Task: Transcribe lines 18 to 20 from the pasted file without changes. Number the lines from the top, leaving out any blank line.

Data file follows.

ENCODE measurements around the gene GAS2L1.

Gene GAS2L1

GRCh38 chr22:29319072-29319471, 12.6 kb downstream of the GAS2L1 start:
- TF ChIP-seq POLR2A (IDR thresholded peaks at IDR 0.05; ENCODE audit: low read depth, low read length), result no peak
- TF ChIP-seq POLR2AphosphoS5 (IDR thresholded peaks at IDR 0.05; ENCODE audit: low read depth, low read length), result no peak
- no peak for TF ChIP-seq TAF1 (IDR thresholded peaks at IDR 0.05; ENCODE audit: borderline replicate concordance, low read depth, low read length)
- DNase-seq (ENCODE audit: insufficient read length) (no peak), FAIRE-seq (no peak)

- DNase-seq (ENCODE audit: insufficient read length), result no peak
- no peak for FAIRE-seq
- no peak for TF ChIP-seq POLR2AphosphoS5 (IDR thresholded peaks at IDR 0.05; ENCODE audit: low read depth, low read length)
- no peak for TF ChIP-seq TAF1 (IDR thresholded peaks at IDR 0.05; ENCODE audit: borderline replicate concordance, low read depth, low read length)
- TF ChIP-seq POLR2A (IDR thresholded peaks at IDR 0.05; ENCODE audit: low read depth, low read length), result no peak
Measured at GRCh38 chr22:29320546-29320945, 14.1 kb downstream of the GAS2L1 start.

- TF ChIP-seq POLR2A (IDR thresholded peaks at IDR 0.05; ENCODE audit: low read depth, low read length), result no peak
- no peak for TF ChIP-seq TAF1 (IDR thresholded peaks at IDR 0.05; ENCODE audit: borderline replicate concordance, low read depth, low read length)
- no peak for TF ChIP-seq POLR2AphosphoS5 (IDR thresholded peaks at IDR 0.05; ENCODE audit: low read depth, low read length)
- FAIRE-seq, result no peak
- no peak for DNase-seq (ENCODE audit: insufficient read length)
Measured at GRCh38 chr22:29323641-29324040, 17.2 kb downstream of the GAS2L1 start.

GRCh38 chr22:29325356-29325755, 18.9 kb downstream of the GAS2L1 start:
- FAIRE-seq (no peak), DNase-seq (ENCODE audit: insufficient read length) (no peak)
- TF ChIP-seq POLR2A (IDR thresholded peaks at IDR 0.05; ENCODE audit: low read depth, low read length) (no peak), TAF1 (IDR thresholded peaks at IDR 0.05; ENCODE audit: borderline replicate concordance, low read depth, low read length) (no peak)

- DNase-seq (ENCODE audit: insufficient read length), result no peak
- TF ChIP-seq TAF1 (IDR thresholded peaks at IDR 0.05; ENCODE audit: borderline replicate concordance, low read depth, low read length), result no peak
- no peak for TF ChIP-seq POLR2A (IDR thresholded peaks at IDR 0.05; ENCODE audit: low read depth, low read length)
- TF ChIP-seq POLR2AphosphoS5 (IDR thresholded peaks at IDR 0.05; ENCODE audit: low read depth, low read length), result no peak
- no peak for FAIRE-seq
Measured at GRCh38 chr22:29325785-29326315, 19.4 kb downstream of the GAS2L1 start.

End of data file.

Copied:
- no peak for DNase-seq (ENCODE audit: insufficient read length)
Measured at GRCh38 chr22:29323641-29324040, 17.2 kb downstream of the GAS2L1 start.

GRCh38 chr22:29325356-29325755, 18.9 kb downstream of the GAS2L1 start: